- The Washington Times - Tuesday, June 26, 2001

The Supreme Court's 5-4 ruling that upheld limits on spending by political parties on behalf of congressional candidates will have no impact on pending campaign finance reform legislation, election law analysts said yesterday.
The difference between what the high court ruled yesterday and what the McCain-Feingold campaign finance reform bill is all about is the difference between apples and oranges, legal analysts said.
"This is a status quo opinion. It changes nothing," said Craig Engle, a former chief counsel to the Federal Election Commission, which oversees campaign finance law. "It is not a breakthrough for the reformers or a setback for opponents of reform. What this opinion says is that you can have contribution limits. We've known that for years."
The court narrowly overturned a U.S. Appeals Court decision in a 15-year-old Colorado case, which ruled that political parties have the right under the U.S. Constitution to spend as much as they wish to support congressional candidates. The high court rejected that yesterday, ruling instead that a party's expenditures in coordination with a candidate for Congress can be limited to prevent circumvention of hard money contribution caps.
Campaign finance reformers quickly seized on the decision yesterday, saying it would give added support to the Senate-passed McCain-Feingold bill, which the House is expected to take up next month. "Clearly this decision demonstrates that McCain-Feingold restrictions on campaign contributions are constitutional," Sen. John McCain, Arizona Republican, said yesterday.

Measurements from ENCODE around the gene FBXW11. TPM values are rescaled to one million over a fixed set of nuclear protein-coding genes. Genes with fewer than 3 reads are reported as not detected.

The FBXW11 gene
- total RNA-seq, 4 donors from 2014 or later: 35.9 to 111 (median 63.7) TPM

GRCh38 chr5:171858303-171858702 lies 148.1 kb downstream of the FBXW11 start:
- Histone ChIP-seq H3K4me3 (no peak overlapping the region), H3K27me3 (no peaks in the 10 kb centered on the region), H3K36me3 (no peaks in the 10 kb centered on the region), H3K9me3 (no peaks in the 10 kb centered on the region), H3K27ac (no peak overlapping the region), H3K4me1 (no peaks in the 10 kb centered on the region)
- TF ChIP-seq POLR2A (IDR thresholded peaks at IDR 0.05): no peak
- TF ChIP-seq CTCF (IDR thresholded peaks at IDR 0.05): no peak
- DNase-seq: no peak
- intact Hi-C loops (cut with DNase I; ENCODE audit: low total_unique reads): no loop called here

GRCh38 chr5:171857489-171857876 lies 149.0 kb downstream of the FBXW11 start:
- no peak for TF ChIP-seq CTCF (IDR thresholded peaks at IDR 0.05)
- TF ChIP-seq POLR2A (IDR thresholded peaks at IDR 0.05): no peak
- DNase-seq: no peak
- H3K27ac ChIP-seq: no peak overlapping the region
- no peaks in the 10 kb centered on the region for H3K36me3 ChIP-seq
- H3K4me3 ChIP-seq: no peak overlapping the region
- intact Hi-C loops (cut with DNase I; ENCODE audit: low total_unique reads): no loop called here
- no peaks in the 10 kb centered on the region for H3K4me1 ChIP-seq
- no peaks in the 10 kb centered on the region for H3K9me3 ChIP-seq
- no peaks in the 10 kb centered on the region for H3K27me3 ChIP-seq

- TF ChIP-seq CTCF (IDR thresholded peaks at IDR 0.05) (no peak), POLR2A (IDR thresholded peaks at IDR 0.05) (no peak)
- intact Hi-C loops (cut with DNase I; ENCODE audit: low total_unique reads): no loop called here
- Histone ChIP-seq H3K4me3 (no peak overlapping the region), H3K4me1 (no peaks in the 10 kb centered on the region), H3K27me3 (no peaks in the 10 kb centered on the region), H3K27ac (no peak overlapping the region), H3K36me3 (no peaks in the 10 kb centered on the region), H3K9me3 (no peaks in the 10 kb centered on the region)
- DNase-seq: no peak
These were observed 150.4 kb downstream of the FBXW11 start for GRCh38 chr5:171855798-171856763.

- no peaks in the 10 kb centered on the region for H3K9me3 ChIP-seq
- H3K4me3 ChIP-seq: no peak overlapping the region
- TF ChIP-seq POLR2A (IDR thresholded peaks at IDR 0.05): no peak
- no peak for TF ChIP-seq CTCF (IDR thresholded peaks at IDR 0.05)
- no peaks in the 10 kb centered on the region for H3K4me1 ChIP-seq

But opponents of the bill said the ruling actually has little, if any, connection to the issues being addressed by the McCain-Feingold bill. The case decided by the court yesterday is about limiting party expenditures, while the constitutional issue at the heart of McCain-Feingold is about limiting soft, unregulated contributions to the national parties.
"McCain-Feingold advocates can take no comfort in today's decision," said Sen. Mitch McConnell, Kentucky Republican. The Colorado case "was about federally restricted hard money, while McCain-Feingold would ban non-federal 'soft' money."
Mr. McConnell said that a more important, though little-noticed, U.S. District Court ruling out of Alaska earlier this month made it less likely that McCain-Feingold would pass constitutional muster.
In that case, he said, the court "ruled that soft money is protected by the First Amendment and cannot be banned by the government."
Mr. McCain, eager to prove that his proposed ban on unlimited contributions is constitutional, said the court's ruling "will give momentum to campaign finance reform supporters … and increases the likelihood that meaningful reform is finally passed into law this year."
But legal analysts saw the meaning of yesterday's ruling very differently.
"In fact, this decision narrows the door that McCain's bill has to pass through," Mr. Engle said. "One of McCain-Feingold's objectives is to treat party committees differently from other groups. So to the extent that campaign finance reform legislation wants to treat party committees differently from other groups, this opinion says that you can't," he said.
"The McCain-Feingold bill's major thrust is to prohibit soft money contributions to party committees. This case and this ruling has nothing to do with contributions to party committees or with soft money," he said.

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